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Upon final judgement in litigation, a court will usually order the unsuccessful party to cover a portion or all of the successful party’s costs for taking part in proceedings. At the outset of litigation, one party may lack confidence that the other will be willing or able to cover an award of costs should they lose the claim. This will often arise where a claimant makes an opportunistic claim and the defendant believes the claimant is unlikely to succeed and does not have sufficient resources to cover both parties’ costs.

Recent years have witnessed an increase in cross-border transactions. Out of these may arise cross-border proceedings where a claimant residing in another country withdraws from proceedings after initially raising them, as well as expensive enforcement costs brought by a defendant against a claimant in a foreign jurisdiction.

To be prepared for these occurrences, a party, usually a defendant, will make an application to the court for security for costs at the commencement of proceedings. Security for costs can also be applied for in reaction to a counterclaim against a claimant.

Under what circumstances is security for costs granted?

The Civil Procedure Rules provide that security for costs will be granted when it is “just to make such an order” having regard to the circumstances of the case. The Rules provide exhaustive circumstances where a defendant will receive an award.

  • The claimant resides outside of the UK, in a country that is not a member of the EU, signatory to the Lugano or Hague Convention, or falls within the provisions of the Civil Jurisdiction and Judgements Act 1982. A “real risk” that the claimant will default on costs also has to be established by the defendant.
  • The claimant is a company or other corporate body (including those incorporated outside of the UK) and there is “reason to believe” that it will not be able to pay the defendant’s costs.
  • The claimant has altered their address since the commencement of proceedings in an attempt to withdraw from them, or they have provided a false address or failed to provide one altogether.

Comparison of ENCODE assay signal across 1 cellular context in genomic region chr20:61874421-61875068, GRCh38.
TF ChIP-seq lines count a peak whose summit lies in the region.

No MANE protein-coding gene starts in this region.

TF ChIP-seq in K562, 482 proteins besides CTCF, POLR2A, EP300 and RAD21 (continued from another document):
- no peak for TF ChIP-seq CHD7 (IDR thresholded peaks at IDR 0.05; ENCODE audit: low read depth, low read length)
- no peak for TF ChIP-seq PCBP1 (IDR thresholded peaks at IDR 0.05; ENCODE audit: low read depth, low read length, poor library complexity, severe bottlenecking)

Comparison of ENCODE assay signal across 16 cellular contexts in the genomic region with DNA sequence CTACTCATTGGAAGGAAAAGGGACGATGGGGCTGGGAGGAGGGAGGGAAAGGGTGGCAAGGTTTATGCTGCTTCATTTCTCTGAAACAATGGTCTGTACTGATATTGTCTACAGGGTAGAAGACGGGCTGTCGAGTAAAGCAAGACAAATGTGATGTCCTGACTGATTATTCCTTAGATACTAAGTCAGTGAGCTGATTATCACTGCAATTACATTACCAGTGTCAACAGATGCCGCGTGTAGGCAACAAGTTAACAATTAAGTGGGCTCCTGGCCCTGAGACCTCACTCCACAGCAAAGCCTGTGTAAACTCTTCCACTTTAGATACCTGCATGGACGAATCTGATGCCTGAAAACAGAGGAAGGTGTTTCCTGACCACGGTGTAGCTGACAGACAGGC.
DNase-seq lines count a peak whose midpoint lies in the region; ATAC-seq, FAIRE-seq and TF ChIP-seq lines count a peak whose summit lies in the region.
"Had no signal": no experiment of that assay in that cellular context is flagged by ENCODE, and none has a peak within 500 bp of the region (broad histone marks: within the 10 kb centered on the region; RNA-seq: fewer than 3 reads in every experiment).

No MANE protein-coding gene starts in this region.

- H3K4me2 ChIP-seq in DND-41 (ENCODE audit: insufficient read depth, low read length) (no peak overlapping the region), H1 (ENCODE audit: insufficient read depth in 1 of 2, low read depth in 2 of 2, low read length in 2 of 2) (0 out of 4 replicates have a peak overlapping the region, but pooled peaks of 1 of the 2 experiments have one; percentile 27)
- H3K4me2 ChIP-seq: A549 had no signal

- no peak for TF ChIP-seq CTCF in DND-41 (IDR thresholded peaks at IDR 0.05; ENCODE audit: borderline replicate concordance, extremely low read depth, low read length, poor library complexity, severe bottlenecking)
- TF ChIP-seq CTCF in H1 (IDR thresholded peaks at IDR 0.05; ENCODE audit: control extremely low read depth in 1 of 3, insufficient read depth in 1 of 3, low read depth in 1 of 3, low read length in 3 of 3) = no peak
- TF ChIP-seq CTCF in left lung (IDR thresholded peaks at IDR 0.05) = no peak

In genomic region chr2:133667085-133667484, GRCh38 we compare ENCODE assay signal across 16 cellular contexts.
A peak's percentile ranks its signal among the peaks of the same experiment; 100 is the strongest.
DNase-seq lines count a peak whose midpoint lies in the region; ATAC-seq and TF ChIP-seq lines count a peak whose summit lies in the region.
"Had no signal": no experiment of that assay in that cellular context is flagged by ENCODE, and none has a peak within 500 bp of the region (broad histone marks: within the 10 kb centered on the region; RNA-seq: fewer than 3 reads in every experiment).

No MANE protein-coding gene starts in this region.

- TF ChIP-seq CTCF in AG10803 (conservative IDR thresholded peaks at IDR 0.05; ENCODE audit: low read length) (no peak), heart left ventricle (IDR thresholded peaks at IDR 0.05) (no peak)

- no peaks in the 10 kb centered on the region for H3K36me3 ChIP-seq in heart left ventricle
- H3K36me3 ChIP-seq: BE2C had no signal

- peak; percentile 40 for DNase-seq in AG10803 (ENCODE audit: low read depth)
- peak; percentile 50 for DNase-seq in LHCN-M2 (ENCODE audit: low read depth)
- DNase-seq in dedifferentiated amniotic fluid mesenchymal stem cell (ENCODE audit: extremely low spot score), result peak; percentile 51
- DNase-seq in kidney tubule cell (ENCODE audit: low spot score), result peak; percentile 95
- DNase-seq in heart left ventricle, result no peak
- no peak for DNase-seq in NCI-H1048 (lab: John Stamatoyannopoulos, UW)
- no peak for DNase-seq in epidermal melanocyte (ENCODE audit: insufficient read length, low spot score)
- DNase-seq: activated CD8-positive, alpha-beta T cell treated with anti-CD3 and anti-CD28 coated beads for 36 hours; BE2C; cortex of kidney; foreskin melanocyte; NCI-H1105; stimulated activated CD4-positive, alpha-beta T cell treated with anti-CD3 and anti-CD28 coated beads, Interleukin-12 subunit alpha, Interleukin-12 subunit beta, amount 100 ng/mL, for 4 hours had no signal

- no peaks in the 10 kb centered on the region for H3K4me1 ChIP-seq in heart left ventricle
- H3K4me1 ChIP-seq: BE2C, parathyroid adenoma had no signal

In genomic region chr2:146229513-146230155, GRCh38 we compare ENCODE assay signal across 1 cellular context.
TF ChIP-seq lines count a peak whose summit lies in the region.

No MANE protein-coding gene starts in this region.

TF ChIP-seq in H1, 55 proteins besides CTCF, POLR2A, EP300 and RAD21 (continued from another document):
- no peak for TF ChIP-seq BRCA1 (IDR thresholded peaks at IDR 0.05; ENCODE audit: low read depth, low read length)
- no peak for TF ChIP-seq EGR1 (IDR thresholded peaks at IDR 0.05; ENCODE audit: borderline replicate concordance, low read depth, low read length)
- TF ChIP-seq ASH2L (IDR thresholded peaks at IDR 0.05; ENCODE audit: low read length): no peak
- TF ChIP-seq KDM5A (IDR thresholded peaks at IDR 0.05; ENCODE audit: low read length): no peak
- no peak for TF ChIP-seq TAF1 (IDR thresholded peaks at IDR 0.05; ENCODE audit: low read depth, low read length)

• The claimant is a “nominal claimant” – acting on behalf of another person, and there is reason to believe they will be unable to meet an adverse cost order.
  • The claimant is managing their assets in a manner that would make it difficult to enforce an adverse cost order against them

Fulfilment of one of the above criteria does not lead to an automatic reward, and courts retain discretion to refuse. Previous conduct of the claimant, if they have sought to avoid payment of costs in prior litigation, may be considered by the court. A court will also take into account the costs of enforcing a judgement in a foreign jurisdiction.

Is After the Event (ATE) Insurance considered sufficient to cover costs?

If a claimant is covered by After the Event (ATE) insurance, this will be taken into consideration by a court when it assesses a need to grant security for costs.

ATE insurance policies typically cover parties entering litigation and the costs arising from proceedings. The terms of the ATE policy will be subject to scrutiny, as well as the insurer’s perceived willingness to cover adverse cost awards. Courts have been hesitant to take ATE policies at face value, as they often contain clauses that absolve the insurer from payment if the insured has made false statements or misrepresentations.

Is security for costs available against third parties?

As mentioned above, in some cases a claimant will be a nominal claimant, acting on behalf of a third party in return for a share in amounts recovered. A third party may also assign their right to claim to a claimant who then brings a claim, so that third party can avoid liability for litigation costs.

The Civil Procedure Rules provide that a court may make an award for security for costs against third parties in such circumstances.

Is security for costs available for appeals?

Security for costs is available for parties who apply during an appeal. Awards can be made in favour of an appellant or respondent on the same circumstances considered for the initial trial stage.

What is the procedure for applying for security for costs?

A defendant seeking security for costs must provide evidence that satisfies one of the criteria above. If granted, the court will provide a date by which the claimant must provide payment. The amount due can account for both current and anticipated costs, and the court may later increase or reduce the initial figure.

What happens to surplus amounts or where the party given security for costs loses?

After fulfilment of an adverse costs order, any surplus money is returned to the party the award was made against. If the claimant who was compelled to pay security for costs goes on to win the case, any amounts paid as security will be returned to them.

Contact our Security for Costs Solicitors in London

Security for costs is an effective means of warding off potential troublesome claimants, or obtaining financial security if a claimant is on the brink of insolvency. As commercial transactions are increasingly taking place across jurisdictional borders, there is, in turn, a heightened need for financial certainty where parties must resort to litigation to settle disputes.

Lewis Nedas Law has over 25 years of corporate litigation experience with both domestic and international clients in a broad range of matters, including preliminary actions for security for costs. For expert advice from our Dispute Resolution Solicitors, please call us on 02073872032 or complete our online enquiry form.

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